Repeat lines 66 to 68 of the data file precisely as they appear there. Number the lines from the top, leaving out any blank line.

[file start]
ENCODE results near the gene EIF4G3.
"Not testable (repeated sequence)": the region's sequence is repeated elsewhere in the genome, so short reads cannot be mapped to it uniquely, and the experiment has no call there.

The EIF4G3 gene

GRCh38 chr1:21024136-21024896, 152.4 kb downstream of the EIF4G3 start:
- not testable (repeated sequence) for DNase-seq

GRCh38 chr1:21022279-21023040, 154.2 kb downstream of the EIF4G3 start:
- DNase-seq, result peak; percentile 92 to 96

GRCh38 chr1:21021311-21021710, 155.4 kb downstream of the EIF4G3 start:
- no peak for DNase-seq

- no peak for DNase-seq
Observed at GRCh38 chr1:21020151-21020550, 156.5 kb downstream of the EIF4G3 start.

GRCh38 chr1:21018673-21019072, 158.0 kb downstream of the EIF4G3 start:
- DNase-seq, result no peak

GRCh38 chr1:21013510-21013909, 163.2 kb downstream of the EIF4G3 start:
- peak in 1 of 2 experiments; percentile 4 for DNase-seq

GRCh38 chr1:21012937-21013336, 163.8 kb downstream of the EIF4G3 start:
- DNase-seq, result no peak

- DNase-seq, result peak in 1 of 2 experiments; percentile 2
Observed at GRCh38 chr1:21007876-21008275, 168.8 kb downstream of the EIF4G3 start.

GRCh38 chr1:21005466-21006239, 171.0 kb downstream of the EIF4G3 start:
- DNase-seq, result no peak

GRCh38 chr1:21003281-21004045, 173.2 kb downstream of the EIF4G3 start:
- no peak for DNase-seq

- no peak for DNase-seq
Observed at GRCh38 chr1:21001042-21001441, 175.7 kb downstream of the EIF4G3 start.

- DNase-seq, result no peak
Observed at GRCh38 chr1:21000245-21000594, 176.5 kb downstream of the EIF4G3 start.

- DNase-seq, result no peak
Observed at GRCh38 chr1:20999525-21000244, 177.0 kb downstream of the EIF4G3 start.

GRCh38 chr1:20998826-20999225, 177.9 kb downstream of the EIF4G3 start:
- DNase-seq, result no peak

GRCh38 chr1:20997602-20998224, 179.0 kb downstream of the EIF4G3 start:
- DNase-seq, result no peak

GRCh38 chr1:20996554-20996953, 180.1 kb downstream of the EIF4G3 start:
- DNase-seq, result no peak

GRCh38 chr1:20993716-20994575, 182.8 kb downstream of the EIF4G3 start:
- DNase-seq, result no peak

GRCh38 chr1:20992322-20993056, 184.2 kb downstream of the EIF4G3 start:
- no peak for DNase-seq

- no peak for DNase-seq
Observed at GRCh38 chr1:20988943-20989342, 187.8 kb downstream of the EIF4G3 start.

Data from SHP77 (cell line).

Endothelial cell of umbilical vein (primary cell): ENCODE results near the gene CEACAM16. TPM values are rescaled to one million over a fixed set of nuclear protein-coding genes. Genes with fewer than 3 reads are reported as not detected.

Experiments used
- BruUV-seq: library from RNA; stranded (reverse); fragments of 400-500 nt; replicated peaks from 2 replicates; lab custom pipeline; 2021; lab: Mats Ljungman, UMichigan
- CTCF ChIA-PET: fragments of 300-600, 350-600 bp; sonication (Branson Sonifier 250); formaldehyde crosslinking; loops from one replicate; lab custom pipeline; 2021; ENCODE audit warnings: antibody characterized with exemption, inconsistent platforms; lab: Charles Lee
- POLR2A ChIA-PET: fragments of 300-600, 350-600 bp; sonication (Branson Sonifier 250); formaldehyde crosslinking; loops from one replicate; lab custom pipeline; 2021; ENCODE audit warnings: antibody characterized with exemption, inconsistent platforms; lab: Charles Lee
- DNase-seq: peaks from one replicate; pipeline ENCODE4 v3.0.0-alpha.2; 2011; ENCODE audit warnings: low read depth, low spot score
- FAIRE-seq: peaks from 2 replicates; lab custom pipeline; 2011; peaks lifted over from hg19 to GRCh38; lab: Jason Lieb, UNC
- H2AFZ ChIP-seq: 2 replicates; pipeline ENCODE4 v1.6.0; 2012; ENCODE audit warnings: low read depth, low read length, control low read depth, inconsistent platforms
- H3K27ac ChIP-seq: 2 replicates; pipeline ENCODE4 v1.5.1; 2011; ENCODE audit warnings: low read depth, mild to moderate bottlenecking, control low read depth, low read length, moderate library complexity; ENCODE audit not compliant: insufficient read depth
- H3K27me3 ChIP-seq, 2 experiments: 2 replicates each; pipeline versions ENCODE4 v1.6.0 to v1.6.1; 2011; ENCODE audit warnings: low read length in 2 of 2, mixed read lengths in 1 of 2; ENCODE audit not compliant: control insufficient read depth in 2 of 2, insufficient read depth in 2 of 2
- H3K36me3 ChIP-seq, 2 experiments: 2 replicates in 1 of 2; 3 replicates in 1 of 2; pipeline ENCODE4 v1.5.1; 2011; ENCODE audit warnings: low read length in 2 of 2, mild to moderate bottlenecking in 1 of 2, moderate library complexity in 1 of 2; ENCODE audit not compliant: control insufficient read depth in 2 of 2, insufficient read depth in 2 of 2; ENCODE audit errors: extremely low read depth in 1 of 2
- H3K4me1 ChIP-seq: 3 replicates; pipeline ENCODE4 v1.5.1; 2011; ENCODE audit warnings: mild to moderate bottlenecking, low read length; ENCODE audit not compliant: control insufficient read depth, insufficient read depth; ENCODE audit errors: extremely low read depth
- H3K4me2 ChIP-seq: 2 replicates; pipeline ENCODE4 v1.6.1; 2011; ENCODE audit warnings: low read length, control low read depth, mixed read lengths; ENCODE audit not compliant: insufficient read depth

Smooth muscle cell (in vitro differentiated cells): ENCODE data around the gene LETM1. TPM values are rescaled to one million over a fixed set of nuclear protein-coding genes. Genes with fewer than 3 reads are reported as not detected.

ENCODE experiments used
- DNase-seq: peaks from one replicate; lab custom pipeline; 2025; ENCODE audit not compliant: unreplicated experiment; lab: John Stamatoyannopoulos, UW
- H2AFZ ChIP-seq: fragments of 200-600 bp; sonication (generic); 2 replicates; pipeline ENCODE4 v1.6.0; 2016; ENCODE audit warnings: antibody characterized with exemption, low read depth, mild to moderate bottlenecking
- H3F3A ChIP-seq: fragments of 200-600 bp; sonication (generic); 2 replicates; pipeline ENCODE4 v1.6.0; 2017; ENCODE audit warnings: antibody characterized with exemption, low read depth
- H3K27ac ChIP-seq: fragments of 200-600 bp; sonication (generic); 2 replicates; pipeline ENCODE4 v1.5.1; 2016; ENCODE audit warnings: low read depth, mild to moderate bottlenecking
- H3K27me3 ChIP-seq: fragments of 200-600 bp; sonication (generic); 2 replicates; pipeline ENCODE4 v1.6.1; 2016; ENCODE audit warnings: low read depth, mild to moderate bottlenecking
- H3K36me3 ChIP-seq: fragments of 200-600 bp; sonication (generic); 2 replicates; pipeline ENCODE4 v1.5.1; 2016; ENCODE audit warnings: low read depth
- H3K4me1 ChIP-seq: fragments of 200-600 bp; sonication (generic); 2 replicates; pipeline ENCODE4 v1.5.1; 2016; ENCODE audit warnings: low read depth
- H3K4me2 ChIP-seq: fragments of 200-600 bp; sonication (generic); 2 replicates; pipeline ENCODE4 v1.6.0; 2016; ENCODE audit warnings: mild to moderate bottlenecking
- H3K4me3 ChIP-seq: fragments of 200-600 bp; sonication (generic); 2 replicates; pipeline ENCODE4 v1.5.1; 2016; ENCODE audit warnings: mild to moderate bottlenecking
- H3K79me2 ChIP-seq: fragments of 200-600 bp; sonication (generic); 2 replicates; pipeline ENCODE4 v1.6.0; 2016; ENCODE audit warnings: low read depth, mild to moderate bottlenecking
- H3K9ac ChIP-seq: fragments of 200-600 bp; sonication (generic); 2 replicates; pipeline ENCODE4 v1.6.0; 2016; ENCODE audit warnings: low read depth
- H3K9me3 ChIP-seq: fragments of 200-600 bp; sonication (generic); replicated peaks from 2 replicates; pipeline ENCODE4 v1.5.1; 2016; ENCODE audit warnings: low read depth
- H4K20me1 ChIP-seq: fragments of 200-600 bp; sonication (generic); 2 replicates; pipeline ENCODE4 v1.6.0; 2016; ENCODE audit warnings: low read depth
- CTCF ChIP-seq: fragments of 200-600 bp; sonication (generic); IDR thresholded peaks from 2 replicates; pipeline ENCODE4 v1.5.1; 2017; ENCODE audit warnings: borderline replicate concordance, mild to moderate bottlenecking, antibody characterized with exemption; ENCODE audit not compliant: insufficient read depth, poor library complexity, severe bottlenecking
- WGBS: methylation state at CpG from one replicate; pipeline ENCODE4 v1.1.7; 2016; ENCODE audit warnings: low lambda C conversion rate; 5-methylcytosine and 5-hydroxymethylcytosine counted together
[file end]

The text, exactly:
- H3K4me3 ChIP-seq: fragments of 200-600 bp; sonication (generic); 2 replicates; pipeline ENCODE4 v1.5.1; 2016; ENCODE audit warnings: mild to moderate bottlenecking
- H3K79me2 ChIP-seq: fragments of 200-600 bp; sonication (generic); 2 replicates; pipeline ENCODE4 v1.6.0; 2016; ENCODE audit warnings: low read depth, mild to moderate bottlenecking
- H3K9ac ChIP-seq: fragments of 200-600 bp; sonication (generic); 2 replicates; pipeline ENCODE4 v1.6.0; 2016; ENCODE audit warnings: low read depth